President Donald Trump’s administration and House leadership are working on a solution to ensure the federal government continues to provide Obamacare subsidy payments to low and moderate income individuals.
The president and Speaker of the House Paul Ryan are expected to file a motion Monday with the U.S. Court of Appeals for the District of Columbia Circuit, seeking an extra 90 days in the ongoing battle over funding Obamacare cost-sharing reductions (CSRs).
Under the leadership of former Speaker John Boehner, the House filed suit against the Obama administration in 2014, claiming it was illegally reimbursing marketplace insurers for a little known feature of Obamacare: CSRs.
Obamacare requires insurers to provide CSRs to low and moderate income individuals who participate in the exchanges. To make consumers put more “skin in the game,” Obamacare effectively raised deductibles to levels that are tough for many Americans to meet without some financial support — a consequence of bringing millions of new consumers into the health insurance marketplace. CSRs were instituted to help insurers with the costs of the deductibles patients can’t otherwise meet.
Boehner believed that under Obamacare, CSRs require an annual appropriation from Congress. Essentially, lawmakers should consider, debate and agree upon the program’s funding each year during budget hearings.
The House argued that because Congress had never explicitly appropriated the funds for those payments, the administration’s actions were unconstitutional. After nearly two years of deliberation, Senior Judge of the U.S.District Court for the District of Columbia Rosemary M. Collyer concluded the House’s claim had legal standing and allowed the case move forward May 12, 2016.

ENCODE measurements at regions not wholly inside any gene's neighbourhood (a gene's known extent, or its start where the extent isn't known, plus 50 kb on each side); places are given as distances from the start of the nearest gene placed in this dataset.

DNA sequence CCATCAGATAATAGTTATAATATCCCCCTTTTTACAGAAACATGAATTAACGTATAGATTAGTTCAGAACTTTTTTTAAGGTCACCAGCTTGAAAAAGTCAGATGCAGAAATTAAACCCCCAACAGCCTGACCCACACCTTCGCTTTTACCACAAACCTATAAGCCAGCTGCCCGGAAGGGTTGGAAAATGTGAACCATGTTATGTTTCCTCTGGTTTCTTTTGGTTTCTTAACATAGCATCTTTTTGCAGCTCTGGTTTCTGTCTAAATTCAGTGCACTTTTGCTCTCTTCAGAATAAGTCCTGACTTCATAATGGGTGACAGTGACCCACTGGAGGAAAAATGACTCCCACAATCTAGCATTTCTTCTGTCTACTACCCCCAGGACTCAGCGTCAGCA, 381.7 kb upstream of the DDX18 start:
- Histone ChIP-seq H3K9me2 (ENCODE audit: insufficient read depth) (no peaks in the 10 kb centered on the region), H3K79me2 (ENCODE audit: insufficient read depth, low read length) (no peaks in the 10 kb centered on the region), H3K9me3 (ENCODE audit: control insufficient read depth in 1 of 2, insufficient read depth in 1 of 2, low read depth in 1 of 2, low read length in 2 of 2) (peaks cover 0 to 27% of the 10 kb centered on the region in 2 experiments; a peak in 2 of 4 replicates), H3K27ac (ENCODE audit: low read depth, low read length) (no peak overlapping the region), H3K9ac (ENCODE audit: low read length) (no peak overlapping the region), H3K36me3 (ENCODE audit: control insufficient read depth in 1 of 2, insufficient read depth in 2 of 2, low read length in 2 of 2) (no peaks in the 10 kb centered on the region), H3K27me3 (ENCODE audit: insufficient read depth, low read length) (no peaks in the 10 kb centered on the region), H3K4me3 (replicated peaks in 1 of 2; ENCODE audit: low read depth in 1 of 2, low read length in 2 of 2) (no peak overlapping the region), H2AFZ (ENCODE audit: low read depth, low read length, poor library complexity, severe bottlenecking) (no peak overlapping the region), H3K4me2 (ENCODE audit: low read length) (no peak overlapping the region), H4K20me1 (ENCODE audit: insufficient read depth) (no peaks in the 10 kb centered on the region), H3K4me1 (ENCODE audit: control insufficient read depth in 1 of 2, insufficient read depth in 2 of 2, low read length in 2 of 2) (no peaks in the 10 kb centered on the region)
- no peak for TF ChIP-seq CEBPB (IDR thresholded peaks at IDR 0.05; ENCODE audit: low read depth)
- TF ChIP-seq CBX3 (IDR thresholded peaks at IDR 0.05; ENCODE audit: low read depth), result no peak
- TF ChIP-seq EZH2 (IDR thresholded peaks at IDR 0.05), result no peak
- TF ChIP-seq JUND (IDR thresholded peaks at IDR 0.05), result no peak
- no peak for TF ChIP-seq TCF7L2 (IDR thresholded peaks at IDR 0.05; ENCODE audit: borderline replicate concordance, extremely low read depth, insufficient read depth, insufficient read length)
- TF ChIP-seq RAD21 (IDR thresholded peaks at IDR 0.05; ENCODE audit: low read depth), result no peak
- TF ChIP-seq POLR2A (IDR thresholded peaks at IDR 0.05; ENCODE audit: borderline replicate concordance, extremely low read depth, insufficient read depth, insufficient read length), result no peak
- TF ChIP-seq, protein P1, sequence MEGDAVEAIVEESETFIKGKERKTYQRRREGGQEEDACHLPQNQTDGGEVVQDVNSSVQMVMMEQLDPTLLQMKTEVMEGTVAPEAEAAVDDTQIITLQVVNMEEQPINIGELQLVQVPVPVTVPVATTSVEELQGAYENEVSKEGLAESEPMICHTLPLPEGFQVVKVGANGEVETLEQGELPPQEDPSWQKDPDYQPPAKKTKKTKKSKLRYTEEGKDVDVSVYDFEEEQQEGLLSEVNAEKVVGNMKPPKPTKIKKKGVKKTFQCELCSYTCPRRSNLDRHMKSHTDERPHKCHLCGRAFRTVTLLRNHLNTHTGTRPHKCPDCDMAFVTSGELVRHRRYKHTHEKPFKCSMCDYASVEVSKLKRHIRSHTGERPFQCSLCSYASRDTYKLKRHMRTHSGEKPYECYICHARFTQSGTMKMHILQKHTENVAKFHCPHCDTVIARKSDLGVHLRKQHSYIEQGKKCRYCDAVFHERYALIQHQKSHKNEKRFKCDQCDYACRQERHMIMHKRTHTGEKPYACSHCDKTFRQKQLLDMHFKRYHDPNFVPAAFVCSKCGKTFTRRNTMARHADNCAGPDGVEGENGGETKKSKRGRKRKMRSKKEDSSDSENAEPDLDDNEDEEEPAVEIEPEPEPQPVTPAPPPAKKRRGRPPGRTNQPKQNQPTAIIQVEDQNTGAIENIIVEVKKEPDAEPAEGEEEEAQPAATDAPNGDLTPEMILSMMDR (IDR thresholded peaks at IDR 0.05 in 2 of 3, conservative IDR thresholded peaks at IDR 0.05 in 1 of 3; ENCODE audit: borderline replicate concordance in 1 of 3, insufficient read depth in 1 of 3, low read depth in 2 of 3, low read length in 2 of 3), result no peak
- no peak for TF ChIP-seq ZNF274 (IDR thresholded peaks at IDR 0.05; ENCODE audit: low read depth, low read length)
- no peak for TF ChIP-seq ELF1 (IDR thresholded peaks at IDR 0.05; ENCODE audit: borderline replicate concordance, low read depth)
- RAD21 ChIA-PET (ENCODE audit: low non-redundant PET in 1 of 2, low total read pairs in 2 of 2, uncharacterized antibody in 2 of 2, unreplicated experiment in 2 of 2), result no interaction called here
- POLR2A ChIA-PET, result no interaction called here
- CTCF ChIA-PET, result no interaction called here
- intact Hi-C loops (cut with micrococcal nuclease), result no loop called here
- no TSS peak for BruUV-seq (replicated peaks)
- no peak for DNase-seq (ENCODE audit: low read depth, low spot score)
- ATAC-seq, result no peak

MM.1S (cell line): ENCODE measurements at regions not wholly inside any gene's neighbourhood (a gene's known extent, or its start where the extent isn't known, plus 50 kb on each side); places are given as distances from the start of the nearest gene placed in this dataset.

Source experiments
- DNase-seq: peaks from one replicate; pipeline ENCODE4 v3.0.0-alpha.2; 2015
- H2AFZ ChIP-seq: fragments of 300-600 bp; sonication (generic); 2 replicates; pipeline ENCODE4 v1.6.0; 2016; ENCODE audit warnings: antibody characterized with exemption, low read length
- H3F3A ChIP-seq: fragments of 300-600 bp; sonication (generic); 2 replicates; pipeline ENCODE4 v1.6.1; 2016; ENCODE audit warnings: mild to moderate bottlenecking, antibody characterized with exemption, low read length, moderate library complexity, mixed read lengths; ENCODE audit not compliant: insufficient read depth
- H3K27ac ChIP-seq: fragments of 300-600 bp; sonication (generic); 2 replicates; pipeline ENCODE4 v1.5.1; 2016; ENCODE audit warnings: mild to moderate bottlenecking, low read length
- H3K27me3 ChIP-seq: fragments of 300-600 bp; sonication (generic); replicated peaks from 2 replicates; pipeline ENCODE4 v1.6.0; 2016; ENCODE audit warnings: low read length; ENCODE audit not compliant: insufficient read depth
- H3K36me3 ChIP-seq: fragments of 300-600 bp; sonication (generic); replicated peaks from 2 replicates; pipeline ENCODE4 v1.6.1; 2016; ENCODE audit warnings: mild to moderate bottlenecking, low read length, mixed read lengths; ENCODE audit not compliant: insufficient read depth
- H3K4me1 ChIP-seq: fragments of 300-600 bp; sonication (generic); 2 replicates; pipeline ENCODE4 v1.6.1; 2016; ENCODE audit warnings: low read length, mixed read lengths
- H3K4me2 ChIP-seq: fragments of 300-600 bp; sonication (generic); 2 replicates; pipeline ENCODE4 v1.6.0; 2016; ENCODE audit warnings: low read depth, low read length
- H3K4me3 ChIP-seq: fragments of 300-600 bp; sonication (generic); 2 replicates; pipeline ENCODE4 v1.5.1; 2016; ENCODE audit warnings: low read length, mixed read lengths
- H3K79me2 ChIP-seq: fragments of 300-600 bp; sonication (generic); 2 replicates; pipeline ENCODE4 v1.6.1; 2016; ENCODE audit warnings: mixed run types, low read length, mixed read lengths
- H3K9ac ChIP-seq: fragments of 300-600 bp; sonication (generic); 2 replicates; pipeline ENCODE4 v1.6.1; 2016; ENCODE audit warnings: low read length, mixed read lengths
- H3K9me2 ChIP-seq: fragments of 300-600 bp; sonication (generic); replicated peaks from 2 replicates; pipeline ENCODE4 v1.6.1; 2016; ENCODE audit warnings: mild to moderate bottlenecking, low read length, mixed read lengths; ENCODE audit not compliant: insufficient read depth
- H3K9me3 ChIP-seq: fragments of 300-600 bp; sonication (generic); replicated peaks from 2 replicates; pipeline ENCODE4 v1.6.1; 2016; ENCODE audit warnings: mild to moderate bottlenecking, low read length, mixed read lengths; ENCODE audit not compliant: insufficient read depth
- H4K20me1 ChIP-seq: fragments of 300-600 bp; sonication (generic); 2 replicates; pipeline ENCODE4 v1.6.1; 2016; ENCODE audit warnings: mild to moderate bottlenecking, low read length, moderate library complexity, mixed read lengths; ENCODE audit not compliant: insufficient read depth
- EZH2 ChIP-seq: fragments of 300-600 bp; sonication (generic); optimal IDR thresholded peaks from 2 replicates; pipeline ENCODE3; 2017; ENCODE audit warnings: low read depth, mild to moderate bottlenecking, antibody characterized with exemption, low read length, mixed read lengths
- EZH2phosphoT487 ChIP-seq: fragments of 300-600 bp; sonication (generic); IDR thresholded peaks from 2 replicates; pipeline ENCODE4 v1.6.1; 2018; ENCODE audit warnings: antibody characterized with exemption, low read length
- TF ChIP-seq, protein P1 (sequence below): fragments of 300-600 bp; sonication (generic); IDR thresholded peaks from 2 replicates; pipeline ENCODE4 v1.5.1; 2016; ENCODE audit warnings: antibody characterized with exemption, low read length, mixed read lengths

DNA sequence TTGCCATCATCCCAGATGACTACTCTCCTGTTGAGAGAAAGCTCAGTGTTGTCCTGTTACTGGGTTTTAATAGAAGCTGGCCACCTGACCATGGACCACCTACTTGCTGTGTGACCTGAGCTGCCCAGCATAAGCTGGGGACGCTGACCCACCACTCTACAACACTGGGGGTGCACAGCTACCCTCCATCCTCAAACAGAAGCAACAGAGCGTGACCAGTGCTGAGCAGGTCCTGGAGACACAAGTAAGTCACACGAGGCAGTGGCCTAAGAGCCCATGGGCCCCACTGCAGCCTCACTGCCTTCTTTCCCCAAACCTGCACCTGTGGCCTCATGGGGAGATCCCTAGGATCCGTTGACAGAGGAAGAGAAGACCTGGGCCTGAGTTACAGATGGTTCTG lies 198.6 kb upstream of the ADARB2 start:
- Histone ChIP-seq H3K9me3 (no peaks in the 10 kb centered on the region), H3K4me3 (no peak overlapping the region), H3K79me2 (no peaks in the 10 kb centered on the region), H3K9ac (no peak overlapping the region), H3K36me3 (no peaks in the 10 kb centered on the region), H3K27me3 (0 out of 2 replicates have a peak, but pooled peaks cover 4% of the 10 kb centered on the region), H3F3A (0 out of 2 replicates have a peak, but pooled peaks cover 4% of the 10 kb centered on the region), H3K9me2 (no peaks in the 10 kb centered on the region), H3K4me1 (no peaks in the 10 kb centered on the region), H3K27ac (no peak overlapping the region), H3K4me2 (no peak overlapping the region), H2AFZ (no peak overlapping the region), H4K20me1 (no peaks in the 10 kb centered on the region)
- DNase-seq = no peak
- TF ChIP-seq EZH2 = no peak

The Obama administration then appealed the decision. The case remains open with no definitive ruling. Republicans have pushed back the court date twice. In February, the court approved a hold until May 22 that Trump and Ryan sought. (RELATED: 3 Events That Could Rattle Obamacare Reform)
The president reportedly told aides in the Oval Office Tuesday that he is willing to cut funding for CSRs and Obamacare subsidies all together. Trump believes he has nothing to lose in gutting them. He reportedly said that if lawmakers want to keep paying CSRs, they can find a way.
Trump and Republican leadership’s decision to seek a continuance in the case could have some troubling effects on the insurance market, as it creates a great deal of uncertainty in the marketplace.
Essentially, uncertainty for insurance providers as to whether or not the administration will continue paying CSRs ensues with no end in sight. Insurers may make hasty decisions or try to compensate for the uncertainty in other means, like raising prices for other consumer groups to make up the difference or by withdrawing from insurance markets altogether.
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